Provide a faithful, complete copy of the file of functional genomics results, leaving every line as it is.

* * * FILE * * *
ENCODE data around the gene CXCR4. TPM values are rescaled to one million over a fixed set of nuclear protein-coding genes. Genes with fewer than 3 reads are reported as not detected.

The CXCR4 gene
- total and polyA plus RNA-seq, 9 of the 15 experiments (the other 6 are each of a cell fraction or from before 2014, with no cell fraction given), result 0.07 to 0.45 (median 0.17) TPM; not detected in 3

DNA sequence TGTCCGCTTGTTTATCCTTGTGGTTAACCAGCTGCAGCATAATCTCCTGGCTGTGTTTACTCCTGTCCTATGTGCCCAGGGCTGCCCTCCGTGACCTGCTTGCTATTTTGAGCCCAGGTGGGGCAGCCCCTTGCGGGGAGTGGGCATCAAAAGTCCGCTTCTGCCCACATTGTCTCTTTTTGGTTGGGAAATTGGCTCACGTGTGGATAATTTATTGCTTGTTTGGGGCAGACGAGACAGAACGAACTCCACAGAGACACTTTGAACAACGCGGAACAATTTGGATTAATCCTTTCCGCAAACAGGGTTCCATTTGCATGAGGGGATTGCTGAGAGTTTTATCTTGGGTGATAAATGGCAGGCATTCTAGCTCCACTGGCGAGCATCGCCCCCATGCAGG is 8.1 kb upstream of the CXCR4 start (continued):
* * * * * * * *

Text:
ENCODE data around the gene CXCR4. TPM values are rescaled to one million over a fixed set of nuclear protein-coding genes. Genes with fewer than 3 reads are reported as not detected.

The CXCR4 gene
- total and polyA plus RNA-seq, 9 of the 15 experiments (the other 6 are each of a cell fraction or from before 2014, with no cell fraction given), result 0.07 to 0.45 (median 0.17) TPM; not detected in 3

DNA sequence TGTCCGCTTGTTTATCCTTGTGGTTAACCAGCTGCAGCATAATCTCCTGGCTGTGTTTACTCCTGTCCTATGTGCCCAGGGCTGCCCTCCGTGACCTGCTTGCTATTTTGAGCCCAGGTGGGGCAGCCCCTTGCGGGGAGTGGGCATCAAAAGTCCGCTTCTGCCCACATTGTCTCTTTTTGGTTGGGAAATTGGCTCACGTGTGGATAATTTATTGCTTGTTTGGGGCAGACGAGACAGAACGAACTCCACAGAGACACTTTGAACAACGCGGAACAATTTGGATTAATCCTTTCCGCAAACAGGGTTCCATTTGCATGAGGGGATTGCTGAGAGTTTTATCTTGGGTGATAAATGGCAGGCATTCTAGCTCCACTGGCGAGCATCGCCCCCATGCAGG is 8.1 kb upstream of the CXCR4 start (continued):